“ Got to look this lady up.  Got interests in common.” 

A few days later, we were refreshing our marksmanship with a hand-painted bullseye wired to the new barbed-wire fence, when a rattling pickup came bouncing up hill.  

“Yi!  What are you hombres doing to my property?” shouted a woman in her thirties.  Had died black hair and a fashionable dress.  Her cheeks were smooth, her breasts pleasantly prominent.  She wore sandals, not huaraches.

Lario took off his sombrero.  Gallantly he explained what was going on.  He did not mention who hired him.  But when he named who’d put up the fence, she erupted with colorful lurid of Spanish curse words.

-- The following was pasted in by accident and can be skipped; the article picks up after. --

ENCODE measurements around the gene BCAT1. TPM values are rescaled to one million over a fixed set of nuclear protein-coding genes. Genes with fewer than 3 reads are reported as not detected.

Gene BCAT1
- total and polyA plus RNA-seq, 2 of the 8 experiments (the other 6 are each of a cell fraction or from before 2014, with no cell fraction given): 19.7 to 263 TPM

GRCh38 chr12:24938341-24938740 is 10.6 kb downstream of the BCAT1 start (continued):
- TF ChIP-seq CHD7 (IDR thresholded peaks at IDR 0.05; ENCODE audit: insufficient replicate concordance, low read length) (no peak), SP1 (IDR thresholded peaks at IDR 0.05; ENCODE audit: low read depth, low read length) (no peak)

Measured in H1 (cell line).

“We believe that’s true.” Lario said.

She suddenly noticed my pale skin.  “He speak Spanish?”

“Veces en cuando.”  Sometimes,” I said.  She blushed.  

“You together in this?” she said.  We nodded. “These are bad people,” she declared.  

“Could be,” Lario said. 

Turned out, an older “close client” bought her this slice of mountainside two years ago.       

“He was a good person.  What he did, nobody knew about.  Then somebody shot him.”

“For this?” Lario asked.  She shrugged.

Later, Lario and I met her and a younger whore at a cantina near the bordel.  Enjoying cena, tequila, getting acquainted.  I scribbled story material.

“That’s them. The whore and the nosy pendejo.” I heard a voice from the cantina doorway.  

“Trouble coming,” I told Lario.  

“Get the women out of the way.”

“I took them to a corner eatery where people gathered before evening mass.  

“Stay here.  Don’t leave.”